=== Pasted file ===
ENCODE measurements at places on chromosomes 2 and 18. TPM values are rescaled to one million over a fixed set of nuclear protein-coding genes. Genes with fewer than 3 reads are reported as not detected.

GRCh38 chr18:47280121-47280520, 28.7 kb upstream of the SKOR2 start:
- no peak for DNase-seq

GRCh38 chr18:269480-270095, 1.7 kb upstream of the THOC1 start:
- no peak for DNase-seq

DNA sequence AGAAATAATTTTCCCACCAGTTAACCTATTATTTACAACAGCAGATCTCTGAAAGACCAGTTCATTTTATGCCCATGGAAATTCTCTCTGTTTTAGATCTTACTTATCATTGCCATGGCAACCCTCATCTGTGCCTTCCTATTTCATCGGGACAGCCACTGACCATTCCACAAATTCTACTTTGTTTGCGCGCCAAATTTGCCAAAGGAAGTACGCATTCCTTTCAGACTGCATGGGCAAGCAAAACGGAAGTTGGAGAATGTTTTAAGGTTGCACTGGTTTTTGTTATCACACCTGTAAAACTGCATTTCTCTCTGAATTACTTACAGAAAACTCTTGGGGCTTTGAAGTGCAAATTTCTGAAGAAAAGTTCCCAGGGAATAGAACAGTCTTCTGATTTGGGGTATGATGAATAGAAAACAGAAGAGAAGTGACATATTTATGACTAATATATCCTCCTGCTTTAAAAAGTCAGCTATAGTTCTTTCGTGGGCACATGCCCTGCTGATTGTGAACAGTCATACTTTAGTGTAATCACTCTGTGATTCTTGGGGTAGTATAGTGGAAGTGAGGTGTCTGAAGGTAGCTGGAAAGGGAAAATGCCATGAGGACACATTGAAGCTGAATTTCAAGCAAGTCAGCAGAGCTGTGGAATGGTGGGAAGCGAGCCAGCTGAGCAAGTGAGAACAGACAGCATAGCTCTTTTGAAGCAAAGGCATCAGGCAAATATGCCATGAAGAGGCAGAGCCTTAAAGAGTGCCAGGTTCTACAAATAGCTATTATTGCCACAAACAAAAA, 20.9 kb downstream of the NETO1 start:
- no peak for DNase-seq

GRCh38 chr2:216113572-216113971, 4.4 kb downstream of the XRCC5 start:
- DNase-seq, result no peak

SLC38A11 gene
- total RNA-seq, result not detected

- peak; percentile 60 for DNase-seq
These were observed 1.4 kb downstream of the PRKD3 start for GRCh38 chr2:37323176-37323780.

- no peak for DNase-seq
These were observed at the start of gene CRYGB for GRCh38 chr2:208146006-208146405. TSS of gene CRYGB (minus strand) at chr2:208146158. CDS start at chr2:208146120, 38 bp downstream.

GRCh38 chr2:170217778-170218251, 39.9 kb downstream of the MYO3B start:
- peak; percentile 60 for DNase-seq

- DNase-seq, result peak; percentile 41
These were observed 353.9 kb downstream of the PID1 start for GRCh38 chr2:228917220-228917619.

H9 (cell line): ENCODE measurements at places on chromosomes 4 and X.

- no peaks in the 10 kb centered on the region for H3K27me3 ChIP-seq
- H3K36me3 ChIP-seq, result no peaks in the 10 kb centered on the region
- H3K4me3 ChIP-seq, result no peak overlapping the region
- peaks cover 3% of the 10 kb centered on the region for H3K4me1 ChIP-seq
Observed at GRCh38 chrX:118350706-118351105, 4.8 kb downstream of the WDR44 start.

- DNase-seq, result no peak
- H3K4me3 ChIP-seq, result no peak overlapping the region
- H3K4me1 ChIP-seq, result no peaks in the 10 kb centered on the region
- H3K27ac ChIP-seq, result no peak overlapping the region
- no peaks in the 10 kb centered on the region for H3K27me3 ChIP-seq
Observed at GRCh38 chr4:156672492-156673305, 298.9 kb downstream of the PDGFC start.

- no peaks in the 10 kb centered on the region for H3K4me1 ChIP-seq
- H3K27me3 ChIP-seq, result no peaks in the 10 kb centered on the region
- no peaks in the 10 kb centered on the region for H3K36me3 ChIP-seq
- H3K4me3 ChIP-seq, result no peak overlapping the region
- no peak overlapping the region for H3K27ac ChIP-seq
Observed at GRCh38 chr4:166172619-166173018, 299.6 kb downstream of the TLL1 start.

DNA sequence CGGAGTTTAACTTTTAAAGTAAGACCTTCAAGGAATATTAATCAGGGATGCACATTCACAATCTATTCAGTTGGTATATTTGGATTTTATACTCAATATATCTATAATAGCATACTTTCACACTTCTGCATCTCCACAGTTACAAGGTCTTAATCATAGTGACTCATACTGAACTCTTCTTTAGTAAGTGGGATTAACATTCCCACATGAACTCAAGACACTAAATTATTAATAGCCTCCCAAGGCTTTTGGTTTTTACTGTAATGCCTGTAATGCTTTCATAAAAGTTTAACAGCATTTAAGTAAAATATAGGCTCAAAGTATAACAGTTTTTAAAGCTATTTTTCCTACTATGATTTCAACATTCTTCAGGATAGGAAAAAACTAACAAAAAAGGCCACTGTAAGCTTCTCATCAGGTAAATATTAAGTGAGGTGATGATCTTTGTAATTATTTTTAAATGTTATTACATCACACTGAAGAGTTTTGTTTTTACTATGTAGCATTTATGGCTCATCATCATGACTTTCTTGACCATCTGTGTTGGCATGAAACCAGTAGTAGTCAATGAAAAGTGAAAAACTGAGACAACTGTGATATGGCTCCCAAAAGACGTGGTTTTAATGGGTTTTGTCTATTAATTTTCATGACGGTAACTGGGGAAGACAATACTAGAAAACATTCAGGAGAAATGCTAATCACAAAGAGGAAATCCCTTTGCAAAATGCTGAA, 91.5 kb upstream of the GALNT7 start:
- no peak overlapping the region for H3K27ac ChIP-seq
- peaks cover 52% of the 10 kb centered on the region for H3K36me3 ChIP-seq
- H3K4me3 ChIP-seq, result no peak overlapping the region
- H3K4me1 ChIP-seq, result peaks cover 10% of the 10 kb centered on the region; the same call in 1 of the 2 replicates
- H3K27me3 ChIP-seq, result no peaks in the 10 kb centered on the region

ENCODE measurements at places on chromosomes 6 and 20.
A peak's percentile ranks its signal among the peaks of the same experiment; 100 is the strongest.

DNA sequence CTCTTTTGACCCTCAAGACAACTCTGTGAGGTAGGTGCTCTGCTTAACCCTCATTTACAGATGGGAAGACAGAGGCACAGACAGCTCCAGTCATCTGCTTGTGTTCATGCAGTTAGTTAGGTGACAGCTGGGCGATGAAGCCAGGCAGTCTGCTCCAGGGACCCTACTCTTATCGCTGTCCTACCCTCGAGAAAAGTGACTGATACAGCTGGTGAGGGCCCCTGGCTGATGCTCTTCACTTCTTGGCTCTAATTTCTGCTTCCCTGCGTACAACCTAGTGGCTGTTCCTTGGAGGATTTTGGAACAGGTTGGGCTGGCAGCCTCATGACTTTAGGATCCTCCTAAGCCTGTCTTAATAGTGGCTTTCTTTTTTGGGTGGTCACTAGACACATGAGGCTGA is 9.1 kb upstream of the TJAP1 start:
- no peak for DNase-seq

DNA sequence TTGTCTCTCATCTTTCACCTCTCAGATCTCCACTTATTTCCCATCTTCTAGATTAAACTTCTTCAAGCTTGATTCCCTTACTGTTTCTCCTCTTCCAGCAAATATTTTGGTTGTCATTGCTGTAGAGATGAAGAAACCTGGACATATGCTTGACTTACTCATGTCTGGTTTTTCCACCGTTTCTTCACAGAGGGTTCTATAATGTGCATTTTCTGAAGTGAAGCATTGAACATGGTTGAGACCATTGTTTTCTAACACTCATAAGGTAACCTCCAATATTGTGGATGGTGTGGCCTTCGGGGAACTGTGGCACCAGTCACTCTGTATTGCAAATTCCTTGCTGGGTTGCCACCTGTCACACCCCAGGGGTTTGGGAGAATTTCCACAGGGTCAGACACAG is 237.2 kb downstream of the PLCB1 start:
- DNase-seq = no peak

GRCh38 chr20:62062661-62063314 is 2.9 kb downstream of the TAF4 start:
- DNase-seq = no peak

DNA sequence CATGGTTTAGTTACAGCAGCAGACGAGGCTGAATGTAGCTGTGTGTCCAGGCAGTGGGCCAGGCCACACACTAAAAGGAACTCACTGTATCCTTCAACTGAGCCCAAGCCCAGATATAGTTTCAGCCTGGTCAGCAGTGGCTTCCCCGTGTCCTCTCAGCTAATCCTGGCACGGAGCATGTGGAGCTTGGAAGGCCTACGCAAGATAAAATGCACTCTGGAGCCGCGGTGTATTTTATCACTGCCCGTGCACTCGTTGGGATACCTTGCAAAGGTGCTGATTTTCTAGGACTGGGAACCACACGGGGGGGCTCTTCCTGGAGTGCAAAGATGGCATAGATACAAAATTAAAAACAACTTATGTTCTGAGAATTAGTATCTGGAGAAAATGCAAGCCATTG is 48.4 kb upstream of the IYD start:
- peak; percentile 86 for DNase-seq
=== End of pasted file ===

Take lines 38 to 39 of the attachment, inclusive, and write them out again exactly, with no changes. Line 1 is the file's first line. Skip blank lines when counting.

DNA sequence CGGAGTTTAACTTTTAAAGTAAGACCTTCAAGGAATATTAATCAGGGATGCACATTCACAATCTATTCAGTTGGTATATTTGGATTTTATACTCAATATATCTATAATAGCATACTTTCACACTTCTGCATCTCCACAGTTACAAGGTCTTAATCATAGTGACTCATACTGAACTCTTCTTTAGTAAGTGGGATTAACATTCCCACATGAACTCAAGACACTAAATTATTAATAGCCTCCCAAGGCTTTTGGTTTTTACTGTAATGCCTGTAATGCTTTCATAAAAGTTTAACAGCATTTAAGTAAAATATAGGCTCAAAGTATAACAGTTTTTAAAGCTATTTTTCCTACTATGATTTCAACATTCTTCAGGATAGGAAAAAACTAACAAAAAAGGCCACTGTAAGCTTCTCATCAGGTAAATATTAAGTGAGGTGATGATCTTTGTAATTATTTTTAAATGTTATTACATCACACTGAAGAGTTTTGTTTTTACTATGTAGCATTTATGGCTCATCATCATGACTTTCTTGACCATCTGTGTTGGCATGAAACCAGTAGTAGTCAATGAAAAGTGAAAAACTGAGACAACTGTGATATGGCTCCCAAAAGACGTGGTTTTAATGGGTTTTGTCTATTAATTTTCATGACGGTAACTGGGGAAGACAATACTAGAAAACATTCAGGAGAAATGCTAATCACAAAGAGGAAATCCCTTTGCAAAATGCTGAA, 91.5 kb upstream of the GALNT7 start:
- no peak overlapping the region for H3K27ac ChIP-seq